They’re Creeping In! Pt. 3

by Evan May

We are continuing our series of responses to this article from BaptistFire. The first two posts can be read here and here. Hopefully today we’ll be able to cover more ground than a sentence (woohoo!). Again, I’ll provide the immediate context:

Crept in Unawares …
Calvinists want to take over your Southern Baptist church a BaptistFire special report (Updated: Sept. 26, 2005)

What Calvinists Believe

Calvinists do not believe that God loves everyone (contrary to John 3:16). They do not believe that God wants to save everyone (contrary to 1 Tim. 2:4). Most do not believe that Jesus died for the sins of the whole world. (contrary to 1 John 2:2). Not only are these doctrines contrary to the Bible they are contrary to what the vast majority of Southern Baptists believe.

I noted in my first response that the entire purpose of this section of the article is to cast Calvinism in the negative light. Each one of these statements is made in the negative (“Calvinists do not believe…”). This anonymous contributor doesn’t want to tell us what Calvinists do believe. All he (or she) wants to tell us is what they supposedly don’t believe and then contrast that with a favorite prooftext. We’ve already looked at the first two assertions coupled with the Scripture citations of 1 Tim 2:4 and John 3:16. Today we’ll look at the next point:

Most do not believe that Jesus died for the sins of the whole world. (contrary to 1 John 2:2).

If by this it is meant that consistent Reformed theologians deny that Christ’s atonement has universal extent, lacking efficacious intent, then this is correct. In other words, on the cross Christ actually saved people. He didn’t merely potentially save them; he actually saved them. But this anonymous author chooses to place the discussion in Scriptural terminology (for instance, using the term world. We don’t deny that Christ died for the “world,” but that the “world” is defined by the context) with the sole purpose of contrasting it with an oft-cited prooftext. But is particular redemption “contrary to 1 John 2:2”? Let’s take a look at this text:

1 John 2:1-2 My little children, I am writing these things to you so that you may not sin. But if anyone does sin, we have an advocate with the Father, Jesus Christ the righteous. He is the propitiation for our sins, and not for ours only but also for the sins of the whole world.

It never ceases to amaze me how synergists are so practiced in the art of taking any random non-soteriological text and making it relevant to the discussion. If it has the words “all,” “world,” or “whosoever” in it, it’s fair game, apparently. In any case, the synergist exegesis hinges on two assumptions: 1) the assumption that the only definition of “world” is “every single person without differentiation,” and, 2) the eisegesis of the word “potential” into the text. We’ll look at both assumptions separately:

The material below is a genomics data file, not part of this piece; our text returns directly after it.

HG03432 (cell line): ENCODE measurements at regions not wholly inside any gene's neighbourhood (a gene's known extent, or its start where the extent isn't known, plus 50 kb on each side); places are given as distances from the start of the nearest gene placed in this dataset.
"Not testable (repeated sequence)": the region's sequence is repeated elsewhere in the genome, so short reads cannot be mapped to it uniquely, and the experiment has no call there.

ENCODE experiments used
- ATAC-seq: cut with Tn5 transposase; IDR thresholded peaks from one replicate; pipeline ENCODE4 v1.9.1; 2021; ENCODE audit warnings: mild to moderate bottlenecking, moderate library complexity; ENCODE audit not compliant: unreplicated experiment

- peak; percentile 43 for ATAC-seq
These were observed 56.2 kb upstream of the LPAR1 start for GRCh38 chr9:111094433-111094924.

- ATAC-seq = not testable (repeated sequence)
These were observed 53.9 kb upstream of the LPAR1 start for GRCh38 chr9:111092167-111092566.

1. The first assumption was already refuted in the my first article. The word “world” has varying meanings throughout John’s writings, as well as the rest of the New Testament. When John tells us “do not love the world” (1 John 2:15) does he mean “do not love every single person”? Or when he states that Jesus came “into the world” (John 1:9), or that the Father sent the Son “into the world” (John 3:17), did he mean that Christ was literally sent into “every single person”? Or when Jesus stated, “I am the light of the world” (John 8:12), did he mean “I am the light of every single person”? Or when Jesus states to his disciples, “You are of this world” (John 8:23) do you think he meant “You are of every single person”? Of course not. Rather, the word “world” has varying meanings in his writings. Therefore, we should not dogmatically assume its meaning. It must be determined from the context.

2. When it comes to the atonement, we must determine intent before we determine extent. But advocates of universal redemption are always quick to cite prooftexts that concern extent while altogether ignoring the intent of the atonement: that Christ died on the cross with the intent of actually saving people. He redeems them, satisfies God’s wrath, and intercedes on their behalf (see my response to Elmer Towns concerning the atonement for more information).

It takes eisegesis, therefore, in order to apply the atonement with universal extent, for its specific intent must be altogether ignored. So here the word “potential” must be eisegeted into this text, defying intent in order to avoid universalism but remain with universal extent. Christ can’t be the actual propitiation for the sins of every single person in the world (the assumed meaning of the word “world), for if he actually satisfied the wrath of God against their sin, God is unable to justly condemn them. Christ, therefore, can only be a potential propitiation. He can only potentially satisfy the wrath of God.